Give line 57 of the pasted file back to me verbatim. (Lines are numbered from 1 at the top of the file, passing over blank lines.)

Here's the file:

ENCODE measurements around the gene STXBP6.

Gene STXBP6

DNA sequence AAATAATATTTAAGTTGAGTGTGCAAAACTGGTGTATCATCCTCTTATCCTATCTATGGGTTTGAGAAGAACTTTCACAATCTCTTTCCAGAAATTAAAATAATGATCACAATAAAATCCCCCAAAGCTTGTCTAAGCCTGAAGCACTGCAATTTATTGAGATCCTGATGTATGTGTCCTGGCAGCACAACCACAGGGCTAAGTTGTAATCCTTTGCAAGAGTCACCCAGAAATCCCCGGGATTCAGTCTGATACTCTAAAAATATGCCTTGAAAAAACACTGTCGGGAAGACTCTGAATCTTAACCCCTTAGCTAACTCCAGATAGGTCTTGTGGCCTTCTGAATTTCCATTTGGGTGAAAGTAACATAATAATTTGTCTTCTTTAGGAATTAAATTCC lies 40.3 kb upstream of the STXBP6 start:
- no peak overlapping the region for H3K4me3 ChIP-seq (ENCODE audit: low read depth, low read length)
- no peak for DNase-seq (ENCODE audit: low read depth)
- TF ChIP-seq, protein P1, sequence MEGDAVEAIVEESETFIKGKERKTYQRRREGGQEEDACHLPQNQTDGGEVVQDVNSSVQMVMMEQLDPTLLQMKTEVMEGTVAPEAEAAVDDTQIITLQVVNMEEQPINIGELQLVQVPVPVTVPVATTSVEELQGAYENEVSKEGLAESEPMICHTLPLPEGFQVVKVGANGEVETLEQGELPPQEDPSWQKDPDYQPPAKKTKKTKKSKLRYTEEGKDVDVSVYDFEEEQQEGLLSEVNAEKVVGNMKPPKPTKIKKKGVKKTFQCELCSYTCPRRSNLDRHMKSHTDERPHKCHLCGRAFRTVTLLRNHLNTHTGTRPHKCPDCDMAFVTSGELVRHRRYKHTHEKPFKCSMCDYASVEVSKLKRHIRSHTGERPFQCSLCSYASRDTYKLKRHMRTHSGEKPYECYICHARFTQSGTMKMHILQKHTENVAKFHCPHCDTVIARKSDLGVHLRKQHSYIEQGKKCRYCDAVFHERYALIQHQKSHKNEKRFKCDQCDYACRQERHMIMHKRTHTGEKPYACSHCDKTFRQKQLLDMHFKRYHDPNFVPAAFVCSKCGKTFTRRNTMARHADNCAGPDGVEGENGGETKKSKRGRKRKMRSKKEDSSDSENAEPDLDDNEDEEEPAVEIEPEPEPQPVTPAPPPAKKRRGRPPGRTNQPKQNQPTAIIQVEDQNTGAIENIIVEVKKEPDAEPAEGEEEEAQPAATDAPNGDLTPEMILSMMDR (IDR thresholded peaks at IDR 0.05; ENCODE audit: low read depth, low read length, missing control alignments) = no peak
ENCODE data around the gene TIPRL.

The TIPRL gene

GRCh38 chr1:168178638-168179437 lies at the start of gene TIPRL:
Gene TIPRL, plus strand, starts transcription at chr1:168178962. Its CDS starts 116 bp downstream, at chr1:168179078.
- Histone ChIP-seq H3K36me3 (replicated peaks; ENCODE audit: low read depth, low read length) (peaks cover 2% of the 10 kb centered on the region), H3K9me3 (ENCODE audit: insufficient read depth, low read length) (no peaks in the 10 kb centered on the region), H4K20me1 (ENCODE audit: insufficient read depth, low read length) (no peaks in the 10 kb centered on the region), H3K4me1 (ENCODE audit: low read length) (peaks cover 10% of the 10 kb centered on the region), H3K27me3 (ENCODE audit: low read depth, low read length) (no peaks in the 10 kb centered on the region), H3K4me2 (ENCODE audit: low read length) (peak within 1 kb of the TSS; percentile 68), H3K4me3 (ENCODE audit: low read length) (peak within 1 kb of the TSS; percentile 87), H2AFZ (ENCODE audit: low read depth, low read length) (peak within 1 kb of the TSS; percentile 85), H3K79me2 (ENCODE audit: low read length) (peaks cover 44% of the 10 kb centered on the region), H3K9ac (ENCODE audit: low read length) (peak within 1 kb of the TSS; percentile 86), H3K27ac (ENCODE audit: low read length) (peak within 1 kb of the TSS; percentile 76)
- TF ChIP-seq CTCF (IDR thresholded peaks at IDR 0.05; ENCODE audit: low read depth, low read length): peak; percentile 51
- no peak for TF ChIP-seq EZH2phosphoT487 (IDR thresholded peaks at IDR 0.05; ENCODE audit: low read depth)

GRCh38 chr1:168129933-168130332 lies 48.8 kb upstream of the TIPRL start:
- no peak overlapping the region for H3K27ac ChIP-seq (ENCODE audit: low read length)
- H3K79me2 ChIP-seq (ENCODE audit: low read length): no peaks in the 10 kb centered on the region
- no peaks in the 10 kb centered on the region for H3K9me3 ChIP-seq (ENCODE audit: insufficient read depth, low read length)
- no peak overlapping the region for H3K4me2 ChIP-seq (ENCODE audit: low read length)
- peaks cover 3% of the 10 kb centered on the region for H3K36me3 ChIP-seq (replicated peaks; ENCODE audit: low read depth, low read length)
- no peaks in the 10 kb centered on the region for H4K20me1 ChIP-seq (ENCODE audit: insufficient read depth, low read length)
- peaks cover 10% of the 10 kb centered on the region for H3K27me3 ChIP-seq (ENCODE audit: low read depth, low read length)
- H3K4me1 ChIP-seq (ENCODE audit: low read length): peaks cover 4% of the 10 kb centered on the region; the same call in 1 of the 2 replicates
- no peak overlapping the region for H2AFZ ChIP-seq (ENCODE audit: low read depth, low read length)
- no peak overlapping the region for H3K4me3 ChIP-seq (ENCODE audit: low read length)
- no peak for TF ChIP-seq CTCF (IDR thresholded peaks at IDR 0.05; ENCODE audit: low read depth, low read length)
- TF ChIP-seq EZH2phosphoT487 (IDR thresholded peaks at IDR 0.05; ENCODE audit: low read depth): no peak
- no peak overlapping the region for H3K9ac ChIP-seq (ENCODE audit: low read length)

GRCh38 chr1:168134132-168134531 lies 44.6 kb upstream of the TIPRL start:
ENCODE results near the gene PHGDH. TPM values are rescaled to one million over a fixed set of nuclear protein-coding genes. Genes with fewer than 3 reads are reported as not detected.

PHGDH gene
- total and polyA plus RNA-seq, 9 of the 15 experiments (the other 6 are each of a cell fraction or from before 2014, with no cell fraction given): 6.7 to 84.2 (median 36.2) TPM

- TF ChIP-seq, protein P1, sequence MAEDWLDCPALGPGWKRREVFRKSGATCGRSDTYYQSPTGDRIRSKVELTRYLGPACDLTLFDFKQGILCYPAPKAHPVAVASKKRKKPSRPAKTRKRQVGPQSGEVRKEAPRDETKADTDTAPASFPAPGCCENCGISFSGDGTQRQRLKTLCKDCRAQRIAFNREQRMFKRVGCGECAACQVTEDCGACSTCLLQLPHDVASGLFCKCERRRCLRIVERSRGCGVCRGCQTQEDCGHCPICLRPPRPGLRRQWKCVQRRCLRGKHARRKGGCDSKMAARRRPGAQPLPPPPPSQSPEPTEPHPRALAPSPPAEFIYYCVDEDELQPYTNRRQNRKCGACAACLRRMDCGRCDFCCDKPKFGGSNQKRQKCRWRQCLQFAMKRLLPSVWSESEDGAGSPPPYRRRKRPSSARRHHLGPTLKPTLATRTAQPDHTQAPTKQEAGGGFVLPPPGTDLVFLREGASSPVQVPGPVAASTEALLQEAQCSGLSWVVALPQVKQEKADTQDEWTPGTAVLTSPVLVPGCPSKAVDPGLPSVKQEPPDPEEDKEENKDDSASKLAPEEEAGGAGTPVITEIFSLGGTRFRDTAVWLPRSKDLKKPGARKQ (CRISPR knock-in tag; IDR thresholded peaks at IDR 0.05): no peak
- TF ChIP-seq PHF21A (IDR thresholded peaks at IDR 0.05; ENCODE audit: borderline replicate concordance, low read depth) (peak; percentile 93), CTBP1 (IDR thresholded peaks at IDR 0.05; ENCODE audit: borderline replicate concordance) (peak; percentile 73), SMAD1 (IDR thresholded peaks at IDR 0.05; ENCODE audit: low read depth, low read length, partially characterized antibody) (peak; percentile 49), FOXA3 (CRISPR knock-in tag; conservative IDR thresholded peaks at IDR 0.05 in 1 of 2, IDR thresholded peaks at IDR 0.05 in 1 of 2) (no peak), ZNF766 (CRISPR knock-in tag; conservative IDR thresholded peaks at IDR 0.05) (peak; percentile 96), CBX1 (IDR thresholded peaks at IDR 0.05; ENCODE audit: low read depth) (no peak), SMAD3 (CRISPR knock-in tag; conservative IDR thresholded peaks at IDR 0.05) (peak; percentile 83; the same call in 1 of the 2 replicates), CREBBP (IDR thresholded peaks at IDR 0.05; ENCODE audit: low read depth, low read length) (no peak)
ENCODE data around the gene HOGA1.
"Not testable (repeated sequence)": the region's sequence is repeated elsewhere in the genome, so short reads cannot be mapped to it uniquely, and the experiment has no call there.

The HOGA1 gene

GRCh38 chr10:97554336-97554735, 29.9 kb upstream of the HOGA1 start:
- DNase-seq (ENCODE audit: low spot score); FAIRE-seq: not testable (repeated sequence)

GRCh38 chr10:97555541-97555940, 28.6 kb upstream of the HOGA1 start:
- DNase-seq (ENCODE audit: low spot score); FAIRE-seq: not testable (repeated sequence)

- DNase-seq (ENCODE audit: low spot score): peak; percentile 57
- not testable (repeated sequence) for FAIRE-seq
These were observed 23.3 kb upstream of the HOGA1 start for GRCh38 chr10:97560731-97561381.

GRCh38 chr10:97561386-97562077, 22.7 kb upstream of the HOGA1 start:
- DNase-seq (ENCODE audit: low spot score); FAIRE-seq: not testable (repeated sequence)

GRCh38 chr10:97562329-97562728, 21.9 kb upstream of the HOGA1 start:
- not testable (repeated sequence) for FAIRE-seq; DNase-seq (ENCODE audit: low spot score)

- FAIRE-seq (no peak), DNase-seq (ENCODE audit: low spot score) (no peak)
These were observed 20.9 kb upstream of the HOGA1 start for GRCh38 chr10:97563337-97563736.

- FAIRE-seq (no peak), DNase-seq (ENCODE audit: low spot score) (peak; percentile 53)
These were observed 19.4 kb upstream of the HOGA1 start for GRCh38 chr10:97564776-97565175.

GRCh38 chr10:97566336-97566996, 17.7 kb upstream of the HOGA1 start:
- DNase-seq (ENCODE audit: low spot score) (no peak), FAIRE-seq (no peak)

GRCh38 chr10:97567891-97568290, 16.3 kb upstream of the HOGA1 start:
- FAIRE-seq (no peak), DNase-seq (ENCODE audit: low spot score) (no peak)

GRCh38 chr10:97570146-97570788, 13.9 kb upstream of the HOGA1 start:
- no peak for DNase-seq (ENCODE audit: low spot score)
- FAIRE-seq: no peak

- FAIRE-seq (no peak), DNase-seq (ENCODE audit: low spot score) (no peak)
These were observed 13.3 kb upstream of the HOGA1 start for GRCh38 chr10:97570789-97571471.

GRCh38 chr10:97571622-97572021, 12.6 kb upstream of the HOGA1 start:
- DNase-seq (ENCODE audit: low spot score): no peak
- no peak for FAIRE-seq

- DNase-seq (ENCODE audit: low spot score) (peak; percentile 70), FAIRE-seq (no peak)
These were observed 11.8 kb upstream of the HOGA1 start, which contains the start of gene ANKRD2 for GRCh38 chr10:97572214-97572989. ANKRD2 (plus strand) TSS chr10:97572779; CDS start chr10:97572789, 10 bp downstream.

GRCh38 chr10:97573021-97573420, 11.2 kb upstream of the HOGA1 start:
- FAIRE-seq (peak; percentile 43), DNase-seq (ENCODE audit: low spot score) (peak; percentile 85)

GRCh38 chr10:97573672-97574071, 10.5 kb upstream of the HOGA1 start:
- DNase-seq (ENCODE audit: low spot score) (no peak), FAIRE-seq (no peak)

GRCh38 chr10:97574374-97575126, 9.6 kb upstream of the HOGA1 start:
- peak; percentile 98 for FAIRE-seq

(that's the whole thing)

- no peak for DNase-seq (ENCODE audit: low spot score)